POL Posts: Blogs, Reports & Updates
October 3, 2018

We Are Growing Educators and Leaders

We are growing educators and leaders? Over the last 2-3 years, we have been encouraging older children to lead workshops during our weekly educational games and activities program. Some of the older children, who are regular participants in “Safe Park”, have taken up this challenge and are now leading workshops in HIV prevention and basic hygiene for younger children. These young educators have become role models and mentors for younger children and will grow up to become community leaders. 

Leader in training: Meet Joe, a 17-year old, who lives with his aunt and four cousins. For the last three years, Joe has been participating enthusiastically in educational activities and games during our “Safe Park” program on Saturday mornings. He is also enrolled in Power of Love’s pediatric HIV care program and receives a comprehensive package of health care services. As a result, Joe’s health has improved significantly over the last 12 years that he has been with us. He is studying in grade nine and is an excellent student. Since, 2017, Joe has been leading workshops on HIV prevention and hygiene and enjoys this assignment. He says that he loves mentoring younger children. 

Benefits of “Safe Park”: “Safe Park” activities benefit hundreds of children like Joe, get help with school work, learn about HIV prevention, and have fun with peers. The children get an opportunity to play, interact freely with other children, and mentor younger children. In addition, their families are referred to government clinics for counseling and testing for HIV, TB and cervical cancer. All program activities are designed to help children learn life skills and to provide critical information (location of clinics for counseling) to family members. Homework help is also provided.  The result is well adjusted happier children, and a stronger, more well-informed community.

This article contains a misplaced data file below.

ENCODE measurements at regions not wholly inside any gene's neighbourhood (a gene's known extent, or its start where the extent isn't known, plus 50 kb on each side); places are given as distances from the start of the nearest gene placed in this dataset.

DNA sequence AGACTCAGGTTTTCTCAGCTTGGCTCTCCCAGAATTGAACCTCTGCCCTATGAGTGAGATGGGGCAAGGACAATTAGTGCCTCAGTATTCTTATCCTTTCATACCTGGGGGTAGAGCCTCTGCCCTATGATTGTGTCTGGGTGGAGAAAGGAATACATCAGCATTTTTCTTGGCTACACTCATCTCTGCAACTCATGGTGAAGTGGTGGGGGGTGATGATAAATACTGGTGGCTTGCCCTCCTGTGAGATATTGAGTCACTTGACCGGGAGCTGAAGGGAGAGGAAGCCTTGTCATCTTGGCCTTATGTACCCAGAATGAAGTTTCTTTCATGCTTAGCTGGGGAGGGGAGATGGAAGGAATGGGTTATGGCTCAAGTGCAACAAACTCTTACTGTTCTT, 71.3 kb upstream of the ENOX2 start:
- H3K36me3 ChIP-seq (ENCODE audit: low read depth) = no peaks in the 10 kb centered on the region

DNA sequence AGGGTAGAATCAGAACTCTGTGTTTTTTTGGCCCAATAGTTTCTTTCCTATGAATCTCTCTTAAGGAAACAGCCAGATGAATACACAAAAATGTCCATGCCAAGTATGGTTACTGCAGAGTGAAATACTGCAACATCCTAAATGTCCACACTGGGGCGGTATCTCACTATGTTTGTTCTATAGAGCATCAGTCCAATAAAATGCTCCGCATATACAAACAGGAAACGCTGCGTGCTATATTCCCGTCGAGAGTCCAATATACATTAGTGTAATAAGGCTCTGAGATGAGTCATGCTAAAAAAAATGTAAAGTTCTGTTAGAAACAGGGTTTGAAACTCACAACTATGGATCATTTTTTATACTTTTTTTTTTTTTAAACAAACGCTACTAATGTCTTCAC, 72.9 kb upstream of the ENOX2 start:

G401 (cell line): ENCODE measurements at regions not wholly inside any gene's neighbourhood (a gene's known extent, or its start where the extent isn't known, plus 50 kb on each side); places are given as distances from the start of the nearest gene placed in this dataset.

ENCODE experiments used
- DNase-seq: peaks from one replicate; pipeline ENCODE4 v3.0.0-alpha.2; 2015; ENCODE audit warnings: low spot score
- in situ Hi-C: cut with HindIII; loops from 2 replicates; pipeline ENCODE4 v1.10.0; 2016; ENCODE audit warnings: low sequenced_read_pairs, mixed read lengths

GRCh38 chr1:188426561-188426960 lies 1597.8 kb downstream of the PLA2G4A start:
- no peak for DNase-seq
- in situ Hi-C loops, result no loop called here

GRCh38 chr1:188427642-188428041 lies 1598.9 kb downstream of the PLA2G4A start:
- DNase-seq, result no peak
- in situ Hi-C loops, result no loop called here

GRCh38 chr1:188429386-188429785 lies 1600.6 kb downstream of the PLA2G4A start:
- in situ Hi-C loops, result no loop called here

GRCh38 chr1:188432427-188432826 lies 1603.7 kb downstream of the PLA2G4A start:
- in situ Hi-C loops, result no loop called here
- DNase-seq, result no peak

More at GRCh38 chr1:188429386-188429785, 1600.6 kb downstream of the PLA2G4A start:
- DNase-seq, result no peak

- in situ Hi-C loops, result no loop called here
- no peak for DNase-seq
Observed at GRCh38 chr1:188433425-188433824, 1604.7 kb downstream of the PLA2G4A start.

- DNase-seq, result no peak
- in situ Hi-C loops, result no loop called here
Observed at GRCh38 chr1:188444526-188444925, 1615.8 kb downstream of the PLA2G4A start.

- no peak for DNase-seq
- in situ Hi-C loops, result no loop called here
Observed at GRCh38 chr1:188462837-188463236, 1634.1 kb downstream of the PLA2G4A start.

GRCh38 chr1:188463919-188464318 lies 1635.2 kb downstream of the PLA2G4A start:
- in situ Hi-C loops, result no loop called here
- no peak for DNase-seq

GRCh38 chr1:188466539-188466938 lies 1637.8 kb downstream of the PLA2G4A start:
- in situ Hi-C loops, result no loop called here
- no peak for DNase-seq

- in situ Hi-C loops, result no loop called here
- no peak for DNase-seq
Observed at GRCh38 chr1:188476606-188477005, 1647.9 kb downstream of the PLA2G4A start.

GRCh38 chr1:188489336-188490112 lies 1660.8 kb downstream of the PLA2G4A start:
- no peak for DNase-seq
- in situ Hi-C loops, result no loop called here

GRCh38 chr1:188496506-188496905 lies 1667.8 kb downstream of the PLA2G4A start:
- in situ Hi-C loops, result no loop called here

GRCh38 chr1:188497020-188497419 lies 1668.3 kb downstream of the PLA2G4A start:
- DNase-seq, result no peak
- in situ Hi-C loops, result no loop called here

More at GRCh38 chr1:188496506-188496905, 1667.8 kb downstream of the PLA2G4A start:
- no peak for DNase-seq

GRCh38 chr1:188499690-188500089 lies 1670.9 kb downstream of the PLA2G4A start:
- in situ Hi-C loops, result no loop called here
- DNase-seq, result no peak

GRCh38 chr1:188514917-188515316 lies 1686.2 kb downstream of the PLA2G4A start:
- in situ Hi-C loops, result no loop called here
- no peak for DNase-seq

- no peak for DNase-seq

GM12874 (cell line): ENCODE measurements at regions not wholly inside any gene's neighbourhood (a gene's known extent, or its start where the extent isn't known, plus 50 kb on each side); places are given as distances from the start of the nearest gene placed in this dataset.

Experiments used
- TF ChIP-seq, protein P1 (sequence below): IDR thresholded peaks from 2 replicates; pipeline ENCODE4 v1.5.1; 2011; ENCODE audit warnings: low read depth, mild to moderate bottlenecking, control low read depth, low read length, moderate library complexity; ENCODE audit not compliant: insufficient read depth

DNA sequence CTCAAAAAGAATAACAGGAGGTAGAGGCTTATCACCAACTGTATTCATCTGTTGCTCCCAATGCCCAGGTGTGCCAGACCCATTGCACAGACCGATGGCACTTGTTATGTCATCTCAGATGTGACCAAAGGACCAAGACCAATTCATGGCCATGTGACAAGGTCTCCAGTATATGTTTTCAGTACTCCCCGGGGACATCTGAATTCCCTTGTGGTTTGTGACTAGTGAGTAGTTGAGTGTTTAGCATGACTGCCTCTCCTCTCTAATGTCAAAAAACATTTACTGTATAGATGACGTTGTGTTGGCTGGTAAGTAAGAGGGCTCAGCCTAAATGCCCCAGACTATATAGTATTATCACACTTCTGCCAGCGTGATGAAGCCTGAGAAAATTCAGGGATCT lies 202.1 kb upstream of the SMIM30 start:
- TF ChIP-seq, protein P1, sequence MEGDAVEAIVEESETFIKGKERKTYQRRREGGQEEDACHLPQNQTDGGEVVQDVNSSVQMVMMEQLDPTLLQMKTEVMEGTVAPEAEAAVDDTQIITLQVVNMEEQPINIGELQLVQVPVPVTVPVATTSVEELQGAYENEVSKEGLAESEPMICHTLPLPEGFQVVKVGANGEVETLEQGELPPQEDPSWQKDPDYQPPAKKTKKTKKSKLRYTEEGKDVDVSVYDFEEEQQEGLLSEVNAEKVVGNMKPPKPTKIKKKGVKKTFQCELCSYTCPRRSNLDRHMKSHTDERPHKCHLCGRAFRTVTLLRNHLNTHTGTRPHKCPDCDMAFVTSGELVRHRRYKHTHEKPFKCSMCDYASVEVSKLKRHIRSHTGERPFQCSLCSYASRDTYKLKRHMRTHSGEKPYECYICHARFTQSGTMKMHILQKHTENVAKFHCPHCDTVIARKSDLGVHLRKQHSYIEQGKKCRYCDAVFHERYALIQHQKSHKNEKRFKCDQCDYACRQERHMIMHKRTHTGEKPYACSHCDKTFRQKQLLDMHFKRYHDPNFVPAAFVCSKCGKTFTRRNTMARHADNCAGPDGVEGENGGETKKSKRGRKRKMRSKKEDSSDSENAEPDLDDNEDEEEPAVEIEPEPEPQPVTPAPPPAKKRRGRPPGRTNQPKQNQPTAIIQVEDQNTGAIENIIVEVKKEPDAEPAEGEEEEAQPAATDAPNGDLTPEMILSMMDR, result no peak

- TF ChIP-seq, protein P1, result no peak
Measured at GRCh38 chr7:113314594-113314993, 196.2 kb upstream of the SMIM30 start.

What is Safe Park? “Safe Park” is Power of Love’s community outreach program and is free and open to all children in the community of Matero, in Lusaka, Zambia. Most children in this community are vulnerable and/or orphaned; they live with extended families, grandmothers or older siblings and often face hunger, disease, abuse, and neglect. As a result, they need counseling, support, and a safe area to interact freely; their families’ need information about other organizations who could be help to them. 

Thanks for helping provide a safe environment for vulnerable children to learn and play.


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